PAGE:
S-Space Graduate School of Public Health (보건대학원) Dept. of Public Health (보건학과) Journal Papers (저널논문_보건학과)
Association between exposure to traffic-related air pollution and pediatric allergic diseases based on modeled air pollution concentrations and traffic measures in Seoul, Korea: a comparative analysis
- Issue Date
- Environmental Health, 19(1):6
- Air pollution ; Atopic eczema ; Individual-level exposure ; Pediatric allergic diseases ; Traffic
Pediatric allergic diseases are a major public health concern, and previous studies have suggested that exposure to traffic-related air pollution (TRAP) exposure is a risk factor. These studies have typically assessed TRAP exposure using traffic measures, such as distance to major roads, or by modeling air pollutant concentrations; however inconsistent associations with pediatric allergic diseases have often been found. Using road proximity and density, we previously found an association between TRAP and atopic eczema among approximately 15,000 children living in Seoul, Korea, heavily populated and highly polluted city in which traffic is a major emission source. We aimed to conduct a parallel analysis using modeled air pollution concentrations and thus examine the consistency of the association. Specifically, we examined the associations of individual-level annual-average concentrations of NO2, PM10, and PM2.5 with symptoms and diagnoses of three pediatric allergic diseases including asthma, allergic rhinitis, and atopic eczema.
The study population included 14,614 children from the Seoul Atopy Friendly School Project Survey in Seoul, Korea, in 2010. To assess individual exposures to TRAP among these children, we predicted annual-average concentrations of NO2, PM10, and PM2.5 at the childrens home addresses in 2010 using universal kriging and land use regression models along with regulatory air quality monitoring data and geographic characteristics. Then, we estimated odds ratios (ORs) of the three allergic diseases for interquartile increases in air pollution concentrations after adjusting for individual risk factors in mixed effects logistic regression.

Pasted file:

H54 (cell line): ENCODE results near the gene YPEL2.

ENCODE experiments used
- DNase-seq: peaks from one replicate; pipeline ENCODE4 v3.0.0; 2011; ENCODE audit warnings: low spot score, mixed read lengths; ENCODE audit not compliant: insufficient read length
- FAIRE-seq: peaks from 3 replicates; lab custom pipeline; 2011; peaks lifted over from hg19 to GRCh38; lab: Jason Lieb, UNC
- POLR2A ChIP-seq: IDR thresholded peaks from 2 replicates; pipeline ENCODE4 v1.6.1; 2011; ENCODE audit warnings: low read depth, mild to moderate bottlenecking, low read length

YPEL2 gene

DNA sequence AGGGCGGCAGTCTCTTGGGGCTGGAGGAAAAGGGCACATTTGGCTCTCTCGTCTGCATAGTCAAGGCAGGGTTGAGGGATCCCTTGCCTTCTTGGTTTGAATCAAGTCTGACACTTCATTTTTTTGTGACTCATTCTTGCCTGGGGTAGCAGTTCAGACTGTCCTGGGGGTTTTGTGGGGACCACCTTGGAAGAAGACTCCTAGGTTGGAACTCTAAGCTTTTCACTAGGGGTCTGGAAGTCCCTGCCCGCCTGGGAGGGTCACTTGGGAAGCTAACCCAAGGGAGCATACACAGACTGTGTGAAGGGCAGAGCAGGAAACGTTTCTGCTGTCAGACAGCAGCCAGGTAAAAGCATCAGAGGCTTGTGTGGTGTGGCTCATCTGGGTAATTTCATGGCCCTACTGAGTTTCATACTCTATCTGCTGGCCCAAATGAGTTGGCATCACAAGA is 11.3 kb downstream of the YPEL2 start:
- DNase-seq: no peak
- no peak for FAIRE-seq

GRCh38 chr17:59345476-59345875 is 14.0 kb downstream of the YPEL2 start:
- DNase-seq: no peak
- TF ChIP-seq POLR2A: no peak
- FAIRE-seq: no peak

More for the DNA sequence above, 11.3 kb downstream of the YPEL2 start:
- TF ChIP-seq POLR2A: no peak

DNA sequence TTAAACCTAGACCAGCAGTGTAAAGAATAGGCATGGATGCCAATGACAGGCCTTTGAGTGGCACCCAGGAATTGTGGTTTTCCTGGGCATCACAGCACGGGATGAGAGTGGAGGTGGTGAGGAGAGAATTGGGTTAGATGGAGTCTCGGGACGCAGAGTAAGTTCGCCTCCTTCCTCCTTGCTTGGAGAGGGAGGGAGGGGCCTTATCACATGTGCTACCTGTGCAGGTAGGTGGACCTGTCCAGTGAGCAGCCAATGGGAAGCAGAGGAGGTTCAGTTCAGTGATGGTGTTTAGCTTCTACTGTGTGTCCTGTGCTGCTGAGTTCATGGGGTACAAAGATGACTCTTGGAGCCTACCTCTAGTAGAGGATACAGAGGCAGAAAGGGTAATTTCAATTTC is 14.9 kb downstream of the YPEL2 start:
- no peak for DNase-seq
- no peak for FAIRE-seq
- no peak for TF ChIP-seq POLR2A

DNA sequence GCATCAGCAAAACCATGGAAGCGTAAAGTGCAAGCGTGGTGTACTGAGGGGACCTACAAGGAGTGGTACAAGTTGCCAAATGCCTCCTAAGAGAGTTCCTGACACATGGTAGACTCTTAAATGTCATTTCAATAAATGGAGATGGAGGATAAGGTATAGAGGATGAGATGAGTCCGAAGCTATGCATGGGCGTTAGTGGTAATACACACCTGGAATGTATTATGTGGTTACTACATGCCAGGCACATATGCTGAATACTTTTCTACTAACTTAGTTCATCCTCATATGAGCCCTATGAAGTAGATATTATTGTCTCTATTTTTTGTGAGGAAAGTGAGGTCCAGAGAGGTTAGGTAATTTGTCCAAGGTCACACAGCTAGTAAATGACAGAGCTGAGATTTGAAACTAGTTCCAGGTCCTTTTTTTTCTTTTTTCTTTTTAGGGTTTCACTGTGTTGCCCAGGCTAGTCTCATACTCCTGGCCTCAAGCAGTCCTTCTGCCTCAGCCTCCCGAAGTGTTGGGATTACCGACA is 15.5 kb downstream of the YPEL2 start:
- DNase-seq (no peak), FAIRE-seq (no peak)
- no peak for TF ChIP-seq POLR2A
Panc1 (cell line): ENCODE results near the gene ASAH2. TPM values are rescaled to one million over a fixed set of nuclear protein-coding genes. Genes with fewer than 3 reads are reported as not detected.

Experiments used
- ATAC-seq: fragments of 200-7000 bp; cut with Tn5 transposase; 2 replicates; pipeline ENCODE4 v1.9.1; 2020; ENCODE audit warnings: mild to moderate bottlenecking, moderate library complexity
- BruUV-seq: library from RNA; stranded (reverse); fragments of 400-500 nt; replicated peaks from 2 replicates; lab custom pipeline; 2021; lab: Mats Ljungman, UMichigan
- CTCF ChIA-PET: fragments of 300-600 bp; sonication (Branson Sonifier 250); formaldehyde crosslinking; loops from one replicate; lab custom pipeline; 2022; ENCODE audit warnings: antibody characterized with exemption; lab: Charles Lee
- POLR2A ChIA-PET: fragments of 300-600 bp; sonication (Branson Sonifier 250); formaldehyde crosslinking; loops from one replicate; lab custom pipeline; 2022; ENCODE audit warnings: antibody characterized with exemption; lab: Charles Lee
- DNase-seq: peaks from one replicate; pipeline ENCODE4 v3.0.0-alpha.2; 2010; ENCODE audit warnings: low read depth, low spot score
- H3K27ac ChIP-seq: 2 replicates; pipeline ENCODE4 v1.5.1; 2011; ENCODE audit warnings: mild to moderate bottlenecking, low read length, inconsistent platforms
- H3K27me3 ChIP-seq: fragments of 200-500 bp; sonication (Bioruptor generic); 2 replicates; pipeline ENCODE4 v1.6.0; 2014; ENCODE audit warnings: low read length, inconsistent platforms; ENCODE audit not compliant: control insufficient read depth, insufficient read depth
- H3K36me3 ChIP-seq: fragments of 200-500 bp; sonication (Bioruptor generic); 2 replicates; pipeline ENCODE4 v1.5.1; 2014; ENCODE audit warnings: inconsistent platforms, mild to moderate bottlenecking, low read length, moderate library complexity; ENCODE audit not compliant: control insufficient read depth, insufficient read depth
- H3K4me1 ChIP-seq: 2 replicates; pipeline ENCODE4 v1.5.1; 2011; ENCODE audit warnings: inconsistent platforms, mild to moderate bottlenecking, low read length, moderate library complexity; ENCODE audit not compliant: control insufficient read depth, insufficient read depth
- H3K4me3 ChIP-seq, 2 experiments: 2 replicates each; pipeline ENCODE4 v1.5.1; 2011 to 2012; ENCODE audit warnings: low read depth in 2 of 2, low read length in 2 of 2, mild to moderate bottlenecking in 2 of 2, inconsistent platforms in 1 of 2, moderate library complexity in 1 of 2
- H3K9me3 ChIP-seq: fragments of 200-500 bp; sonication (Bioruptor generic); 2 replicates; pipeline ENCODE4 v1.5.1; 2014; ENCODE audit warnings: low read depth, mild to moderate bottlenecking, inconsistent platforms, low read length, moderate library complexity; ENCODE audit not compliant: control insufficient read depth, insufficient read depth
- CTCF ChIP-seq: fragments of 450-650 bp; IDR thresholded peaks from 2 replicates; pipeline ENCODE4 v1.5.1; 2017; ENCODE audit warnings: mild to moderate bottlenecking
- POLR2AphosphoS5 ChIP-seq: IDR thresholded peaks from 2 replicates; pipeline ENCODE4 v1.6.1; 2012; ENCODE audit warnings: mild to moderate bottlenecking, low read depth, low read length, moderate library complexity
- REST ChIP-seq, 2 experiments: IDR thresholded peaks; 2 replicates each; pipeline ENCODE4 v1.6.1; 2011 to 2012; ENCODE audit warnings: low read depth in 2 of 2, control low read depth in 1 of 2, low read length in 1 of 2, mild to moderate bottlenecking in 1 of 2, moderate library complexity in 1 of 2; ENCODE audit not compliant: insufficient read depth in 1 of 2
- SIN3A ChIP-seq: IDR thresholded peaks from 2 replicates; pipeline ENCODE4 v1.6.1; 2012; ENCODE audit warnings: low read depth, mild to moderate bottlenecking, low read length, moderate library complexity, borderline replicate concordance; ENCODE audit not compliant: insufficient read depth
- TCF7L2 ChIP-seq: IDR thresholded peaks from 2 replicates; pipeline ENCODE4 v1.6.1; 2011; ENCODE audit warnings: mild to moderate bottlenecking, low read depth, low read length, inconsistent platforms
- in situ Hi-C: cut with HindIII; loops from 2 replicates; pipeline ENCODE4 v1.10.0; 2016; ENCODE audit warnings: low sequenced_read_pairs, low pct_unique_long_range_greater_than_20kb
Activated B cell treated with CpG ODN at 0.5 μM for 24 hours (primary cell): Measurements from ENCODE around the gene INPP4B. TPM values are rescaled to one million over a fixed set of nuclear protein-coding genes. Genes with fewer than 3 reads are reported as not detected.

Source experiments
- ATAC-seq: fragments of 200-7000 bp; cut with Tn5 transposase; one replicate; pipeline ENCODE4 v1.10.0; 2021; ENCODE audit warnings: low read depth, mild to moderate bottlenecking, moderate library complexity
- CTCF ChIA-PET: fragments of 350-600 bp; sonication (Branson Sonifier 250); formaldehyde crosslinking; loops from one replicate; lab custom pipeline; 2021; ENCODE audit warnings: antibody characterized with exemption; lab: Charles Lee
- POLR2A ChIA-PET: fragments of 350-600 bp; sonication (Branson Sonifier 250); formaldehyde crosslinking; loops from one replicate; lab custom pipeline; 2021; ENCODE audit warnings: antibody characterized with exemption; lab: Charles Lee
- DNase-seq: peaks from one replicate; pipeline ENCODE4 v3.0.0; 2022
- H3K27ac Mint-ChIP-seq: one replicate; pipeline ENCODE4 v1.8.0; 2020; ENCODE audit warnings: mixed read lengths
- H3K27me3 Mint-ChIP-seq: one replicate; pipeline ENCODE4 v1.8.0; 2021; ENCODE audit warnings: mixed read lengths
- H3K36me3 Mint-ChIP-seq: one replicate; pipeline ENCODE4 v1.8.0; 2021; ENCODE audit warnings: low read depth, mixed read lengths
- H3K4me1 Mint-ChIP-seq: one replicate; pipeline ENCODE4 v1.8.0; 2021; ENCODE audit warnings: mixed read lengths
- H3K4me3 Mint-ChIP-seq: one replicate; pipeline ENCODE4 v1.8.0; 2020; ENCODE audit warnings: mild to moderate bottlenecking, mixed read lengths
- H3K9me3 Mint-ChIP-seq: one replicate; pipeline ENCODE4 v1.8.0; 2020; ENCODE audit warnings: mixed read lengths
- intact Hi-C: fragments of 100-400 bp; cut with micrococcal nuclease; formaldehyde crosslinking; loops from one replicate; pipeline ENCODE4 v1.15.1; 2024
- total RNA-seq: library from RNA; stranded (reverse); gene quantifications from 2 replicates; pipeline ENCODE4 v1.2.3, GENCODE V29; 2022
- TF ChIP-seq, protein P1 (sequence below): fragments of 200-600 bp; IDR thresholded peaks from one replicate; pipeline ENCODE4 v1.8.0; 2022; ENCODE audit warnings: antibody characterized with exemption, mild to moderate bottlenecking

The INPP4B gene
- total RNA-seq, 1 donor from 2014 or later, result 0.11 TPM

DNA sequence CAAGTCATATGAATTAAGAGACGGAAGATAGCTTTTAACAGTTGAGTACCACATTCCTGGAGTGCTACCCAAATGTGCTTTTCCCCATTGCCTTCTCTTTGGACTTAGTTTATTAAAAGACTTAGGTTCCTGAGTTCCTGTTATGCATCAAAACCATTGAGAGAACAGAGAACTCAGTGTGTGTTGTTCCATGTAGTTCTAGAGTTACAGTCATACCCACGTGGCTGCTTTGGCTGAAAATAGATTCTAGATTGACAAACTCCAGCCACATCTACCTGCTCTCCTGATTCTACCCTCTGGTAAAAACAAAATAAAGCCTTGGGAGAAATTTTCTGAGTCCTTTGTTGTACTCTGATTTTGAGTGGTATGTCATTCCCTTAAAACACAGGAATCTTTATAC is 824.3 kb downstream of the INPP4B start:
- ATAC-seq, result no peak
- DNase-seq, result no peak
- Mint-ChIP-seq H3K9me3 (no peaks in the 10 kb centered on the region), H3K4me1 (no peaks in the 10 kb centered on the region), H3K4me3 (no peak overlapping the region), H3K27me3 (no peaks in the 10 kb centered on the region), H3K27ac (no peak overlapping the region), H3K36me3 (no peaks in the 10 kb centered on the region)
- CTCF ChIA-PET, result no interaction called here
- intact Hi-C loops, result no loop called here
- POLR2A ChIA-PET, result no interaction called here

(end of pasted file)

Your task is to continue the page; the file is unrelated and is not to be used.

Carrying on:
Symptoms and diagnoses of atopic eczema symptoms showed an association with NO2 (OR = 1.07, 95% confidence interval = 1.02–1.13; 1.08, 1.03–1.14) and PM10 (1.06, 1.01–1.12; 1.07, 1.01–1.13). ORs of PM2.5 were positive but not statistically significant (1.01, 0.95–1.07; 1.04, 0.98–1.10). No association was found between asthma and allergic rhinitis, although PM2.5 showed a marginal association with allergic rhinitis.
Our consistent findings regarding the association between TRAP and the prevalence of atopic eczema using traffic measures and surrogate air pollutants suggested the effect of TRAP on childrens health. Follow-up studies should elucidate the causal link, to support subsequent policy considerations and minimize adverse health effects in children.